When you get together with your relatives this holiday season, you may decide to avoid topics like politics and religion. To keep the peace, this is probably a good idea. But there’s one difficult topic that you might not want to avoid: estate planning.

Although talking about wills and advance directives might seem like a quick way to dampen the festive spirit, a family get-together around the holidays might be your best chance to make your plans known and to inquire about your relatives’ plans. Depending on your family dynamics, it may not be the easiest conversation to have, but if you want to prevent conflict down the road, it’s an important one.

Here are some tips to help you broach estate planning during the holidays.

Timing Matters

You probably don’t want to bring up your estate plan while you’re carving the turkey or opening presents. Pick a more suitable time – maybe when the family is sitting together to chat and snack.

Keep in mind, however, that no time may seem perfect for a hard conversation. Pick a reasonable time to bring up estate planning, but don’t let yourself make excuses for putting it off.

If you don’t want to catch people off guard, consider announcing that you want to discuss estate planning at a set time. This can help ensure that everyone who needs to be there is present and that they’re ready with any questions or concerns that they have.

Know What You Want to Say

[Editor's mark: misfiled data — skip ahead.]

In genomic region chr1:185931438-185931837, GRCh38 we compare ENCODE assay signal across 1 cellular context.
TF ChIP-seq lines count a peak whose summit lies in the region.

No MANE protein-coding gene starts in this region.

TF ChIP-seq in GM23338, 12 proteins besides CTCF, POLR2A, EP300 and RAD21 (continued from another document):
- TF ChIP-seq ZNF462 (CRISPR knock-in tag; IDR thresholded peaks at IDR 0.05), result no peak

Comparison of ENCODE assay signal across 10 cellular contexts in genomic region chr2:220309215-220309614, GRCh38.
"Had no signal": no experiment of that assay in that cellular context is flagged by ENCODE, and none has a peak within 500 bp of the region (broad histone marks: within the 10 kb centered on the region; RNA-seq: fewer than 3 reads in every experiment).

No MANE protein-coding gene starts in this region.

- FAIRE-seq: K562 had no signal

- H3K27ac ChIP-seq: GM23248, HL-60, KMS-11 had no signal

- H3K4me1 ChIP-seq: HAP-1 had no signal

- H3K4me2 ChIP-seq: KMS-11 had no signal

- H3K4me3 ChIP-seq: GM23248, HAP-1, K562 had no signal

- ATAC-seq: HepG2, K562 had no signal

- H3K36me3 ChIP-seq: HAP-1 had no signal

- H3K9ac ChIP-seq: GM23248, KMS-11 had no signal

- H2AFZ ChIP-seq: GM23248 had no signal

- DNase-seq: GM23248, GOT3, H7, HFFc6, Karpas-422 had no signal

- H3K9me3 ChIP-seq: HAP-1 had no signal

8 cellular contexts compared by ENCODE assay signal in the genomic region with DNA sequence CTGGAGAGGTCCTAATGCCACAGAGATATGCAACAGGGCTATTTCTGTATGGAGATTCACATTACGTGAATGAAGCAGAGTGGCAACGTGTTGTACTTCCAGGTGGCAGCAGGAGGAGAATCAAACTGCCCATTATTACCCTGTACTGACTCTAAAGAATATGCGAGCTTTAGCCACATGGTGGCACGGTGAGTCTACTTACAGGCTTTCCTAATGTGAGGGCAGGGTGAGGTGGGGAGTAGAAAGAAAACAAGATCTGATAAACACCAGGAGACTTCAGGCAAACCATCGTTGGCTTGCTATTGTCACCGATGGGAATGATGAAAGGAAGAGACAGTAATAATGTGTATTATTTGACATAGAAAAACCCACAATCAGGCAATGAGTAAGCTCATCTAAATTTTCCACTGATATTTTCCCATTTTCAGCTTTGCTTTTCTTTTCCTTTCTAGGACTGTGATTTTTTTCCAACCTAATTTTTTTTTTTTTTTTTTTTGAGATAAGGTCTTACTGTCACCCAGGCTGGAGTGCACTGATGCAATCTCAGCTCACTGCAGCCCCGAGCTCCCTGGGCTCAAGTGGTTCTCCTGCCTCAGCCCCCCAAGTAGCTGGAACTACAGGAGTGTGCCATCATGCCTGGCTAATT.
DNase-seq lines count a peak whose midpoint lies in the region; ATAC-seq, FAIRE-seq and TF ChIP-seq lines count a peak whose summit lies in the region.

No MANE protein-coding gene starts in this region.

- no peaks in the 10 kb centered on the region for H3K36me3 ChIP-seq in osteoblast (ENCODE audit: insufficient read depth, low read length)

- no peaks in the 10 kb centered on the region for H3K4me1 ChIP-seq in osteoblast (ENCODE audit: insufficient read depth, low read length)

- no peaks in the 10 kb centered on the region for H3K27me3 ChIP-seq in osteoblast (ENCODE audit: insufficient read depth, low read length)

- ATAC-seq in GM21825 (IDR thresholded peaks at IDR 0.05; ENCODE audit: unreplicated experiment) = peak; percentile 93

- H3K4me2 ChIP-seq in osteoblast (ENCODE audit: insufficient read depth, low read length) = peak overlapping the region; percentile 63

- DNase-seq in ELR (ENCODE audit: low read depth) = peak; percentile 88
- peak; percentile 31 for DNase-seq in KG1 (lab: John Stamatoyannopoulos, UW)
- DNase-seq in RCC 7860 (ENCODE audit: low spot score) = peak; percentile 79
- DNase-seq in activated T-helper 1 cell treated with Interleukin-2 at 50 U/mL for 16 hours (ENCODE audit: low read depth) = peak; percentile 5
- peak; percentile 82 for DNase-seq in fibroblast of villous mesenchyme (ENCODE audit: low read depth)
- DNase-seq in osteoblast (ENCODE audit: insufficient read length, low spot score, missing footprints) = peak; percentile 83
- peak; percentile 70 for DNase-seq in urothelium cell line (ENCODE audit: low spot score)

Beating around the bush will only draw things out – and give Uncle Bob time to change the topic. When you bring up your estate plans, get to the point.

This will be easier if you plan what you want to say ahead of time. For example, do you want to explain who your beneficiaries will be or how you plan to divide your assets? Do you want to discuss your advance directive? Do you need to tell your family where your important documents are kept? Decide what you need to tell your family ahead of time and consider making a list so you won’t forget anything.

Be Tactful

While it’s good to be direct about your own plans, asking others about their plans can be trickier. You don’t want to offend your relatives, especially if that means they’ll refuse to discuss the matter.

If you want to ask your relatives about their plans – or encourage them to start making plans – you might want to start by talking about your own plans. For example, you could explain that you recently had your will made, and it’s done wonders to put your mind at ease. Then you can casually ask your relatives if they have had similar experiences.

You know your relatives. Think about how they might react and plan your conversation tactics accordingly. If you’re asking others, a one-on-one conversation may be more appropriate than posing the question in a group.

Anticipate Sensitive Issues

Does your family have a vacation cabin that everyone fights over? Or maybe you have a blended family, and this is a source of strife. If you know that your relatives are likely to fight over an issue, bring it up cautiously. Stay calm and organize a way for everyone to take turns speaking so the conversation doesn’t become a shouting match.

Also, while holiday get-togethers may be a good time to broach estate planning topics, don’t feel like to have to resolve everything right then and there. Plan a way to end the conversation and move onto another topic.

When you reside in Oregon, and you’re ready to proceed with estate planning, Skinner Law is here to help. Contact us to learn more.


9600 SW Barnes Road, Suite 125
Portland, OR 97225
Phone: (503) 719-6603